The ASEAN-Australia-New Zealand exception aside, the world is heading in the direction of bilaterally negotiated free trade agreements rather than free trade zones, as governments increasingly recognise the hidden costs of protectionism. While debating the costs of implementing each free trade agreement, policymakers must acknowledge the alternative – being left behind as second-priority trade partner. Australia’s economy must already overcome geographical distance, high taxation and an expensive labour force to promote its goods and services overseas. As regional competition intensifies with growth and further trade liberalisation, it would be foolish not to seek out potential areas of improvement.

Why is there reluctance on the Australian side?

As sovereign wealth funds and other sources of foreign capital diversify into wider interests and multinationals begin to wield more influence than states, questions about the appropriate level of foreign control of domestic commerce arise. Australians have little to fear while they retain full control over a robust domestic legal system that is not undermined by the graft that plagues some of our trading partners. Liberalised trade does not bring the same risks as less restrictive foreign investment regimes, and should not be treated as such.

Legitimate concerns about the undermining of sovereignty aside, the electorate may fear risks flowing from foreign-owned companies operating in Australia. Though this argument might find less traction among economists, it nonetheless must find its way into the political calculus for leaders of Australian government. In liberalising trade, the market influence of Chinese firms operating in Australia increases. Attaining the benefits of such an agreement would require Australian voters to overcome any lingering distaste for Chinese owned firms, and the goods and services they provide.

The composition of the Hong Kong economy means that Australia will see greater opportunities through access to services than it will lose through competition. In any case, protectionist sentiment is rapidly disappearing from political rhetoric. A key justification for the Hong Kong-New Zealand FTA was increased certainty “of access to Hong Kong’s services market, [ensuring] that New Zealand services providers will benefit from future liberalisation by Hong Kong in particular sectors”. What previously might have been viewed as adversarial competition was acknowledged to be a source of opportunity. The New Zealand government noted that its FTAs with other nations meant that domestic industries were becoming increasingly able to deal with foreign competition anyway. As with any FTA, both states parties to an Australia-Hong Kong FTA would necessarily lose trade excise as a source of income but stand to gain from increased economic activity. Modelling from 2005 suggests that Australia could see over $1 billion added to domestic GDP figures from an Australia-China FTA.[7] Hong Kong’s role as a gateway to the region, as well as being a commercial hub in its own right, indicate that significant growth gains would make reform worthwhile.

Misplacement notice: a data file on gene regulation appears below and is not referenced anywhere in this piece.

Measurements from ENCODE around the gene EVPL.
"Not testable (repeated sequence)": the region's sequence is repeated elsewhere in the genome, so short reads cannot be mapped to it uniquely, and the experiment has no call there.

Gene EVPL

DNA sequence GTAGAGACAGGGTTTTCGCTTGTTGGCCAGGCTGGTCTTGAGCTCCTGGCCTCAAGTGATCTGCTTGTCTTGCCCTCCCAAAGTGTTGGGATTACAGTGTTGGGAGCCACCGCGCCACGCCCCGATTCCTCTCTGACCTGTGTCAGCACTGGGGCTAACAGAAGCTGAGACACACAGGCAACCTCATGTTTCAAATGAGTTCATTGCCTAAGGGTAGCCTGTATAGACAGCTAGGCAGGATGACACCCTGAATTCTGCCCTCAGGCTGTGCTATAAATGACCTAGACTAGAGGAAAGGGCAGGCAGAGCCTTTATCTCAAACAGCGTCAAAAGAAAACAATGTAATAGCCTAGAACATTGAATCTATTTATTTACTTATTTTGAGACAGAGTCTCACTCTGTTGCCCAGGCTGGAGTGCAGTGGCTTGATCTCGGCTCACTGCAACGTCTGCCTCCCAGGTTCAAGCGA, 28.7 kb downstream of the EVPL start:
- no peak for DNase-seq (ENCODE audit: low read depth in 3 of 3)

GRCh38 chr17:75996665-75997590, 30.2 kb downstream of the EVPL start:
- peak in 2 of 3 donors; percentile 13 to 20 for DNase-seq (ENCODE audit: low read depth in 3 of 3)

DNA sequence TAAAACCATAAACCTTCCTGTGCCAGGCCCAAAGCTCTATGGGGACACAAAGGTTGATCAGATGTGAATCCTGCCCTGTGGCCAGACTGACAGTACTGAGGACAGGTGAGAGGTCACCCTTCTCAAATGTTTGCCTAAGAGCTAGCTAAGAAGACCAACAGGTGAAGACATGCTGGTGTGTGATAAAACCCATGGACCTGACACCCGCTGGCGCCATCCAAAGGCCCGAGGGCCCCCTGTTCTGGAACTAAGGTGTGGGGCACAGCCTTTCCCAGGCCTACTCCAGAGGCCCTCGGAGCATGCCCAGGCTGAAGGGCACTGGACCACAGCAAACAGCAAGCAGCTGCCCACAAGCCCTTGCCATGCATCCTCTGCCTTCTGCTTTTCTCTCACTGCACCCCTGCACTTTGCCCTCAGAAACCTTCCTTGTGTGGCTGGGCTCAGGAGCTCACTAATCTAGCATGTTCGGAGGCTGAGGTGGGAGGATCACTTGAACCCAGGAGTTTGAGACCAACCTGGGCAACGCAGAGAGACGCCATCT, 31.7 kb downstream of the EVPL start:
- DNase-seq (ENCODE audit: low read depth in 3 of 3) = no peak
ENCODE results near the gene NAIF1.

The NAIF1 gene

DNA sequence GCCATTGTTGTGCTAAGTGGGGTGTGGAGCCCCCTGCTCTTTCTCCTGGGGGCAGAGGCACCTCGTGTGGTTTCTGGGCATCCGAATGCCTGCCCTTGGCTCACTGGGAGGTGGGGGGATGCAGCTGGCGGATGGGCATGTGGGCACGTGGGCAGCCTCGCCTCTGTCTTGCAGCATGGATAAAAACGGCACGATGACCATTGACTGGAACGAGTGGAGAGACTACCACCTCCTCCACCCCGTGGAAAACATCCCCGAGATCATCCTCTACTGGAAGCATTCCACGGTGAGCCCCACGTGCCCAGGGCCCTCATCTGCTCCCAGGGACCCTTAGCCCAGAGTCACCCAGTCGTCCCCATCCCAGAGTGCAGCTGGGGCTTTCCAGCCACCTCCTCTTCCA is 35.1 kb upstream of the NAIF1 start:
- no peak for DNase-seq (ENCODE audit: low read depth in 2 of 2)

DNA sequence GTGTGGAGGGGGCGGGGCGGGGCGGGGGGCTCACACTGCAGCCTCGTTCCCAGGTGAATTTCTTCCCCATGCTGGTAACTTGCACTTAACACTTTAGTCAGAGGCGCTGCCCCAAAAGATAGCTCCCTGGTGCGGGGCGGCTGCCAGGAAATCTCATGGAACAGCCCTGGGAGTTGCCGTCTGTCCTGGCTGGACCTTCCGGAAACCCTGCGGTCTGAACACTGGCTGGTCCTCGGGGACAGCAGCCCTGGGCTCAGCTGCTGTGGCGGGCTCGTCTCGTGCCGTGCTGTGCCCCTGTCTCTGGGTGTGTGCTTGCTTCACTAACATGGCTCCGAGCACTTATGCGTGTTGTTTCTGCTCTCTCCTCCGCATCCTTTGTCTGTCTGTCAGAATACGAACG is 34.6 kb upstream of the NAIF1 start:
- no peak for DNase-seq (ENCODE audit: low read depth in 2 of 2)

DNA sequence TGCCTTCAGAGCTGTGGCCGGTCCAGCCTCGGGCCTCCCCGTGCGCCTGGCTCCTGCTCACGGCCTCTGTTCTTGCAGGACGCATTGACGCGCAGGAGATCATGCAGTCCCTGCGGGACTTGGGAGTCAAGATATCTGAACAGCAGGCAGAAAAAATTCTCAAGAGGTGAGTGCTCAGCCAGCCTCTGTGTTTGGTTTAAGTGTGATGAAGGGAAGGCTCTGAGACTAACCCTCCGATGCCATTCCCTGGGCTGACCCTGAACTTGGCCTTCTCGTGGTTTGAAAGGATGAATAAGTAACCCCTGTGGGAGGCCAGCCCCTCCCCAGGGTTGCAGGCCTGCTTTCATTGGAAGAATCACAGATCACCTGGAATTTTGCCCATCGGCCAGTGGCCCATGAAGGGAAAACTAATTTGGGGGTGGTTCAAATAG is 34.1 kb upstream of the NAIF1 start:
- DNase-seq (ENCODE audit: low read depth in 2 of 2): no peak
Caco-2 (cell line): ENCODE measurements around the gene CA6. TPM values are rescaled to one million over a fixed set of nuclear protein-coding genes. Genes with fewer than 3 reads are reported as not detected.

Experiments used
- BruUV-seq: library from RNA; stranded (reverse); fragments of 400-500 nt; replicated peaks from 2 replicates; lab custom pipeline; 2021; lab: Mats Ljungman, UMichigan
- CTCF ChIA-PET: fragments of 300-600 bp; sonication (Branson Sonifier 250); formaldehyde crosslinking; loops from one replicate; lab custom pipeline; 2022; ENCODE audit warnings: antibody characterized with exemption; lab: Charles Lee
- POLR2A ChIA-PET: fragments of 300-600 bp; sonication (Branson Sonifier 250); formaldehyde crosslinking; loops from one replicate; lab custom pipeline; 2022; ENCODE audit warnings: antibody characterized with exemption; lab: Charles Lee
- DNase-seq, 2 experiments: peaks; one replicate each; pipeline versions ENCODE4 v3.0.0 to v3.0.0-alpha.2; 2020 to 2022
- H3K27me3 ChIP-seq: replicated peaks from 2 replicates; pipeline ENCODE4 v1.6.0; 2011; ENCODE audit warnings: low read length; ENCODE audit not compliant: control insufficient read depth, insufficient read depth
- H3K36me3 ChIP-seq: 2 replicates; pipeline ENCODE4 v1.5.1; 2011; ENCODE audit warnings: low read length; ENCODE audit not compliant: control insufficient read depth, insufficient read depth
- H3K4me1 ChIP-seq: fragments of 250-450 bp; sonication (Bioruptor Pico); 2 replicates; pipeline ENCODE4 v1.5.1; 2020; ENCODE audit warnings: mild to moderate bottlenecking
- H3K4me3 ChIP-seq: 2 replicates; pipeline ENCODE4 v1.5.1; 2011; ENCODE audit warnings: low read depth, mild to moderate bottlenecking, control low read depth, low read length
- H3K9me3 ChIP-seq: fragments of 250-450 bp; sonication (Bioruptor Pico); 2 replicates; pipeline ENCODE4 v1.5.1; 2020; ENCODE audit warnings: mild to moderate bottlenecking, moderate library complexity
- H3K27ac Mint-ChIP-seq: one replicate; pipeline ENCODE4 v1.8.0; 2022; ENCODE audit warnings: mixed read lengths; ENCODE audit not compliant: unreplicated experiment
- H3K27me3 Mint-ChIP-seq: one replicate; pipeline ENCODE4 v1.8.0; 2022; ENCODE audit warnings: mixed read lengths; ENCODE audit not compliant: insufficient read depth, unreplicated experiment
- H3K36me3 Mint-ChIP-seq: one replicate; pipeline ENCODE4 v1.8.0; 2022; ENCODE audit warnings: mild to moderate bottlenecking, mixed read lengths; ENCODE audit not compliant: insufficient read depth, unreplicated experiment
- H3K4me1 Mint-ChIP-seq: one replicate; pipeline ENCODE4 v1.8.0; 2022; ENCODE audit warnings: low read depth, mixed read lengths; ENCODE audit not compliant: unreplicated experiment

Seccombe identifies a risk that, depending on the content of any FTA, such an agreement could mean that Australian businesses are more vulnerable to international lawsuits. International dispute settlement mechanisms are important features of the legal environment in many trade-friendly jurisdictions, though Australian governments have displayed varying degrees of hesitation when considering them.[8] Allowing the legitimate recovery of losses incurred is a necessary aspect of maturing to a global economy and increases commercial certainty.[9]

Finally, there is the chance that any gains will undershoot expected levels. Though lower-than-anticipated returns do not necessarily mitigate the benefits of trade liberalisation, policymakers should be cautious with forecasts. The Hong Kong- China FTA (Closer Economic Partnership Agreement) is one such agreement that has not provided benefits to the extent anticipated when it was signed.[10]


The implementation of any such treaty must be in such a manner that does not compromise Australia’s relationship with China or nearby trade partners. As China is conscious of Australia’s ambitions as a global trade leader, and is no stranger to FTAs itself, this should not be an issue. To the contrary, the previous approach of blunt refusal to negotiate with Hong Kong while liberalising trade with China could have ramifications of its own. The Mainland has shown willingness to sign multilateral treaties covering Hong Kong and a third state,[11] so perhaps this model would be the optimal way to proceed.